Nature Notes – Welcome Home Ospreys


As I write this the Rutland Water Ospreys are en-route to the UK after leaving their winter quarters in Senegal and Gambia (West Africa). When you read this, all being well, several pairs will have returned to Rutland, and one prolific pair of birds will be back safely at their nest in Manton Bay. This pair, Myra and 03/96 (Mr Rutland) have raised over 20 young over a period of eight years. If they have survived two perilous journeys once more, they will be back at Manton within a few days of each other around 15 March.


We know from satellite tracking and from leg-ring numbers that many Ospreys have two homes. Birds that breed at Rutland Water are with us from March until August, fly back to Africa and are there from September/early October until February. Pairs do not stay together in winter but each returns to a favoured feeding area, often perching in the same trees once back to their winter “home”. We like to think of these birds as “our” birds as they raise their offspring with us. If we lived in West Africa we would no doubt welcome the birds back “home” in September and enjoy them as “our” birds for the next five months or so. 

The Osprey is one of many species that return each spring, to breeding sites in northern Europe from winter “homes” by the Mediterranean and in Africa. Unlike Ospreys however, some species have “no fixed abode”when they are not with us. We know for instance that Cuckoos, once in Africa, move around over considerable distances. As insectivorous birds, particularly fond of large caterpillars, Cuckoos follow seasonal rains.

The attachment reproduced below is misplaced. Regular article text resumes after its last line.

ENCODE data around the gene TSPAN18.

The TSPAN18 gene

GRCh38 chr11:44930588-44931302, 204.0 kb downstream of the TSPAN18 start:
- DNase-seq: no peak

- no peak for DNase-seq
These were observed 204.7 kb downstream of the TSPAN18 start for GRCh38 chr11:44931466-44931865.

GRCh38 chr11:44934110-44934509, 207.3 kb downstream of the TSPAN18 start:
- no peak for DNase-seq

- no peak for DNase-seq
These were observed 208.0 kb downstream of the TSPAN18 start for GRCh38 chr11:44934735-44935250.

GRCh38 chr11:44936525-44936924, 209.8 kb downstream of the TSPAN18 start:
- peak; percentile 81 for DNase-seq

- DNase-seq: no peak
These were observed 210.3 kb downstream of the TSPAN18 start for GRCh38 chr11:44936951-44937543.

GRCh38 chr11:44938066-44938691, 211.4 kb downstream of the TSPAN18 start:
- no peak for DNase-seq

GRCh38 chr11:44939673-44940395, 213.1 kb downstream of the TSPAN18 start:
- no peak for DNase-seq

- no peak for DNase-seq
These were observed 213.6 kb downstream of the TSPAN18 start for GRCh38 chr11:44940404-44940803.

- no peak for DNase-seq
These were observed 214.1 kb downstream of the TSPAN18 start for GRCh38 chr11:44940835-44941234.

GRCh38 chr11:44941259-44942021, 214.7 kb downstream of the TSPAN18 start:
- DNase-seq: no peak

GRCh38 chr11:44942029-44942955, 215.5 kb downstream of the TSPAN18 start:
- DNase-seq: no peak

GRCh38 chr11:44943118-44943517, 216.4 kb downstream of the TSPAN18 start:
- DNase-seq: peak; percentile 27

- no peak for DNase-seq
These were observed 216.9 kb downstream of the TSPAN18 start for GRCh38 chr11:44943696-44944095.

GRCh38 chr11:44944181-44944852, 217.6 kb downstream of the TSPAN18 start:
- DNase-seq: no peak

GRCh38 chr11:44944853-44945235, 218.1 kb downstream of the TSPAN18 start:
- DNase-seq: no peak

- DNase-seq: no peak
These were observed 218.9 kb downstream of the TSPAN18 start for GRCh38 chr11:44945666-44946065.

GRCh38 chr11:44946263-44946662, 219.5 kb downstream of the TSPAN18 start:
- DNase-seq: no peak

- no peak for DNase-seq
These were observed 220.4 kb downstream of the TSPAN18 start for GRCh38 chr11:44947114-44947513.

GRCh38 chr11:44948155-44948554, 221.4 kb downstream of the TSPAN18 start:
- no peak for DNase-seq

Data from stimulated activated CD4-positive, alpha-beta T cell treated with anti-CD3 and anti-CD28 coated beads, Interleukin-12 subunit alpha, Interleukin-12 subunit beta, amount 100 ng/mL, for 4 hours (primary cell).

Common Cuckoo

After heavy rain insects are particularly abundant but only for a short period of time. As a result, Cuckoos are rarely in one area for more than a few weeks, often visiting several different countries in any one winter.

If you are familiar with the Simon and Garfunkel song (April Come She Will) based on a traditional English rhyme you will be aware that Cuckoos arrive in April and that by July “they will fly”. Cuckoos therefore have a “home” with us for just four months, followed by a nomadic existence for the next eight months.

The benefits of being in a known territory, which helps a bird to feed and avoid being predated, only lasts as long as food can be found. As most birds need to feed each day, the need to eat is a major factor in determining the extent to which birds rove around outside the breeding season.

For more information about the Rutland Ospreys and for visiting arrangements to view the Ospreys in Manton Bay this year see:

David Scott